"Melania Trump" on Stephen Colbert's show.
Screenshot Courtesy of YouTube/CBS Screenshot
By Tom Huddleston Jr.
July 20, 2016

For the second night in a row, late-night comedian Stephen Colbert followed the action at the Republican National Convention in Cleveland with a live edition of The Late Show on CBS.

One night after reuniting Jon Stewart with his former Colbert Report alter-ego, Colbert opened Tuesday’s show by poking fun at Melania Trump for cribbing pieces of her convention speech from Michelle Obama’s 2008 speech. Colbert welcomed “Melania Trump,” Tony-award winning actress Laura Benanti looking remarkably like Donald Trump’s wife.

Wearing the same dress Melania wore at the convention, and mimicking her accent, “Melania” defended herself against the charges of plagiarism by featuring a long string of lines and catchphrases taken from sources ranging from Charles Dickens to the movie Braveheart and the TV show The Fresh Prince of Bel Air.

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Colbert’s most RNC-focused segment of the evening focused on Trump’s lack of support among African-American voters in Ohio, where the convention is being held. Colbert’s first guest of the night, comedian Keegan-Michael Key, then appeared in a sketch where he portrayed a character named Frank Walters, who was supposed to be one of the few black Trump supporters from Ohio at the convention.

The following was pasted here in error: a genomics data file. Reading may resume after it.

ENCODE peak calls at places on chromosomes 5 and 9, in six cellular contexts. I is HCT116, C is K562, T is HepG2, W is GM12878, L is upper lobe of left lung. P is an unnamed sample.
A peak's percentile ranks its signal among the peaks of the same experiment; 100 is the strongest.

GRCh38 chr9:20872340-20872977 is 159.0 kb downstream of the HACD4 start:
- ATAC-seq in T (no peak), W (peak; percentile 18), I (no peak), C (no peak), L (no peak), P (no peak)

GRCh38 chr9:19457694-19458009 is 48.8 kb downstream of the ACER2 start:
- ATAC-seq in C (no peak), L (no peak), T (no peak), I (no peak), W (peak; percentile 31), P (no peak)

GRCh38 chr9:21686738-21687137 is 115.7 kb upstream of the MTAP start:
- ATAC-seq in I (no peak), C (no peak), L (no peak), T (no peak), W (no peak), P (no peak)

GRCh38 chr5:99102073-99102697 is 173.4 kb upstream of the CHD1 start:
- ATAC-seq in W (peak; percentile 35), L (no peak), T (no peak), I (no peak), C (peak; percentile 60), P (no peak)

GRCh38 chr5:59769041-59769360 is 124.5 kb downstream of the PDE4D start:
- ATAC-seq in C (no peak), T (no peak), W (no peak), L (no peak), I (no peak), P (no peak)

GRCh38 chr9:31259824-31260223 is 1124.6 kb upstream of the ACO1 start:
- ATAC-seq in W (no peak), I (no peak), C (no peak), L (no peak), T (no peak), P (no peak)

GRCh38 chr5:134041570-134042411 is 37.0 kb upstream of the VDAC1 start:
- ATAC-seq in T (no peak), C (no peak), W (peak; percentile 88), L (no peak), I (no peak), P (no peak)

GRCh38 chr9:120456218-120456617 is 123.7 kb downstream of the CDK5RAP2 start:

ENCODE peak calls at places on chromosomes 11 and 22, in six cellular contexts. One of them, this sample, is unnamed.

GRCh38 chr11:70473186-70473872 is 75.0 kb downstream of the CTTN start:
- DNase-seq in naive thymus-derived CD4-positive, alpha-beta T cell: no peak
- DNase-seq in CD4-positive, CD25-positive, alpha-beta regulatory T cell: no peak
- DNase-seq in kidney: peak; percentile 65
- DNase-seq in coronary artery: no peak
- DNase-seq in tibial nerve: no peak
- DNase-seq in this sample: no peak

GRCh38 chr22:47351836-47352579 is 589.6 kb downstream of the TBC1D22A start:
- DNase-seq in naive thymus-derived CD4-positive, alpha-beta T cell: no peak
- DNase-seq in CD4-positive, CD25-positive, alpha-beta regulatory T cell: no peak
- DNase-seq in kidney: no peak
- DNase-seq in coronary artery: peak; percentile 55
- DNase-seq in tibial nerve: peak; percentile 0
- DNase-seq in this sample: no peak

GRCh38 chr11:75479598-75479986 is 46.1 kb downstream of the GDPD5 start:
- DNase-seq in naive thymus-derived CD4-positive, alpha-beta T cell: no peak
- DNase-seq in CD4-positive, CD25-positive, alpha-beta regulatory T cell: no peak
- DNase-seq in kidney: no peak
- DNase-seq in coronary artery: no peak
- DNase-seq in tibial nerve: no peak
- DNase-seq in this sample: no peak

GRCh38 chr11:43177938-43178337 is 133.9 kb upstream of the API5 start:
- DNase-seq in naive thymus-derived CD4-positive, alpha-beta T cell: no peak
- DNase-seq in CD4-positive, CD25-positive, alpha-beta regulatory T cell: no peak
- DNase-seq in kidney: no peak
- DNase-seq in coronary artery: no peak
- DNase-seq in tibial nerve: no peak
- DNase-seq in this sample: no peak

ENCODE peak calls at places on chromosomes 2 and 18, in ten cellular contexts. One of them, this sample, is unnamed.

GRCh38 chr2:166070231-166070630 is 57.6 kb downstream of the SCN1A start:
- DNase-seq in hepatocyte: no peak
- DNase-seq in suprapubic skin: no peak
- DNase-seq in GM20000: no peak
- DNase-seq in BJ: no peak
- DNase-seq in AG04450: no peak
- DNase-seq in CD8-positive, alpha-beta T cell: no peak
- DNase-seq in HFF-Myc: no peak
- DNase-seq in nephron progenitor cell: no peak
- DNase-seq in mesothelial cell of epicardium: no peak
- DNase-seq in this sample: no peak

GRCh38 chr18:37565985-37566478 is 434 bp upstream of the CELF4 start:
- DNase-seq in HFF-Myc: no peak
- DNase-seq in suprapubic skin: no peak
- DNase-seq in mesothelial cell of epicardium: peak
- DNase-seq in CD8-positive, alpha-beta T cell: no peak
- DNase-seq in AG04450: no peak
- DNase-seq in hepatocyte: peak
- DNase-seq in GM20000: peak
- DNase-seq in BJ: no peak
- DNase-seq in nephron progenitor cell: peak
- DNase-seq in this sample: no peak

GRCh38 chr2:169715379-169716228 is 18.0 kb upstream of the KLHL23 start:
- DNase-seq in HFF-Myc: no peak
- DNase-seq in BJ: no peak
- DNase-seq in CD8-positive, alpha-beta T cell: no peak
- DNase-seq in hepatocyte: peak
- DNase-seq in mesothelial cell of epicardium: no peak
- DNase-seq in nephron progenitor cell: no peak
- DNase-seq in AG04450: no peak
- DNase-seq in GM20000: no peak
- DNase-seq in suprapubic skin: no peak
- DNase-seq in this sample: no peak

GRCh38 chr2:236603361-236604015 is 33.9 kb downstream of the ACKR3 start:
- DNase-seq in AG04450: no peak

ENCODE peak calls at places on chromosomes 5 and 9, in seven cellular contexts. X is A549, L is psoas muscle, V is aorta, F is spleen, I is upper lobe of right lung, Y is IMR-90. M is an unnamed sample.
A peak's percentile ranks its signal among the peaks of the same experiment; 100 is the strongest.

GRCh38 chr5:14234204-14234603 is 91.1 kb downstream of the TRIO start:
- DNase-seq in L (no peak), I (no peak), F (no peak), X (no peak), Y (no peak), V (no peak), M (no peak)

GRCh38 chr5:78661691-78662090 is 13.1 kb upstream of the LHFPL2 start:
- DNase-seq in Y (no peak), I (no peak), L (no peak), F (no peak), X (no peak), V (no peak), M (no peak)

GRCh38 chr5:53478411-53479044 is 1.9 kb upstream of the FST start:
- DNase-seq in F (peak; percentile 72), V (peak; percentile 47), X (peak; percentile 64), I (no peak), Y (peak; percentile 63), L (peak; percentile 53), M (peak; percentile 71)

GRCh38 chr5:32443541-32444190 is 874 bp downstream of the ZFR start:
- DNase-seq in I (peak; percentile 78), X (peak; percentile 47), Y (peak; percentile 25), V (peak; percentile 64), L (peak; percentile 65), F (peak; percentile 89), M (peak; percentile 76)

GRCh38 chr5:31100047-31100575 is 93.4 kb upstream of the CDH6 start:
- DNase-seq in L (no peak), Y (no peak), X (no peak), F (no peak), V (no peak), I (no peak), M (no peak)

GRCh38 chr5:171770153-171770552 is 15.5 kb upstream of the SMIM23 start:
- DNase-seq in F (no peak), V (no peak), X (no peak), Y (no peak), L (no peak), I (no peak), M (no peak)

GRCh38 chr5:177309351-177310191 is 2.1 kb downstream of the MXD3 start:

Wearing a Trump 2016 shirt and a “Make America Great Again” hat, an in-character Key told Colbert that his experience at the convention had been “amazing” and that the other convention attendees had been inexplicably excited to see him: “From the moment I got here, everyone has been so nice. They gave me a hat, they gave me a shirt. They’re always putting me on camera for some reason. I’ve never been so popular in my life! People keep coming up to me saying ‘Thank God you’re here.’ And, they say ‘You’re one of the good ones.'”

Colbert is hosting a series of live versions of The Late Show both this week and next, as he joins several other late-night TV hosts looking to ramp up coverage of both the RNC and next week’s Democratic National Convention. For Colbert, the move offers an opportunity to return to the political comedy roots he found so much success with on Comedy Central before leaving to take over for David Letterman at CBS last fall.

While Colbert’s Late Show has consistently ranked second in the ratings behind NBC’s The Tonight Show, Monday night’s live return of both Stewart and the Colbert Report character did manage to boost the show’s ratings for at least one night.

 

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